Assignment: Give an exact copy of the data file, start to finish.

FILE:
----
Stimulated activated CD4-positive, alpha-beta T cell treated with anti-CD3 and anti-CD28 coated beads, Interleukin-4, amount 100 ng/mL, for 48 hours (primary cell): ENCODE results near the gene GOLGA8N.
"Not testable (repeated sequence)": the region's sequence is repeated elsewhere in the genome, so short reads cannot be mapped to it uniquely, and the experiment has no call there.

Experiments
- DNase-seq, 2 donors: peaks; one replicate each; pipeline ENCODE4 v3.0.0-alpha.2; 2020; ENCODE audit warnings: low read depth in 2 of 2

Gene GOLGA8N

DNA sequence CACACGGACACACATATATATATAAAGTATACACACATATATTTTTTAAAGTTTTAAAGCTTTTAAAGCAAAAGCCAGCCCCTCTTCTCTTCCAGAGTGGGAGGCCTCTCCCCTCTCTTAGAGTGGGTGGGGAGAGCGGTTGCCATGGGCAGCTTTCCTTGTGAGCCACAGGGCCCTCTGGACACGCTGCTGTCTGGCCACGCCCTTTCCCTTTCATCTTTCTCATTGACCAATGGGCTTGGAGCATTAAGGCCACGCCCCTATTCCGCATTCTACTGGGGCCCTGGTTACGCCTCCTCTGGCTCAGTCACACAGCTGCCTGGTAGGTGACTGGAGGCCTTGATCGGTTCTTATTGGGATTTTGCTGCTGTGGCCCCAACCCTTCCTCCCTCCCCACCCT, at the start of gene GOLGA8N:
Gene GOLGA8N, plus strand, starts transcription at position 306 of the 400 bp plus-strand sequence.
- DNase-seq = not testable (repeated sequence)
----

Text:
Stimulated activated CD4-positive, alpha-beta T cell treated with anti-CD3 and anti-CD28 coated beads, Interleukin-4, amount 100 ng/mL, for 48 hours (primary cell): ENCODE results near the gene GOLGA8N.
"Not testable (repeated sequence)": the region's sequence is repeated elsewhere in the genome, so short reads cannot be mapped to it uniquely, and the experiment has no call there.

Experiments
- DNase-seq, 2 donors: peaks; one replicate each; pipeline ENCODE4 v3.0.0-alpha.2; 2020; ENCODE audit warnings: low read depth in 2 of 2

Gene GOLGA8N

DNA sequence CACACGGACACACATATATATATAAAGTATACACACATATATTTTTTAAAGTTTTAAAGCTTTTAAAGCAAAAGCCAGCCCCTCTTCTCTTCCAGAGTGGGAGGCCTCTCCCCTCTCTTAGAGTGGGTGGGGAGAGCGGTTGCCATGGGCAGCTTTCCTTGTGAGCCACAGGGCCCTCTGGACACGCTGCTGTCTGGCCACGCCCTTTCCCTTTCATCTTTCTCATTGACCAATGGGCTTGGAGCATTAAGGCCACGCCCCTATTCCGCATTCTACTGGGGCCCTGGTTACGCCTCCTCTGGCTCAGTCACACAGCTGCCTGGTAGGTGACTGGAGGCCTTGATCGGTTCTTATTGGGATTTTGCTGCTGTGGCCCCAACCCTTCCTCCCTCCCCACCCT, at the start of gene GOLGA8N:
Gene GOLGA8N, plus strand, starts transcription at position 306 of the 400 bp plus-strand sequence.
- DNase-seq = not testable (repeated sequence)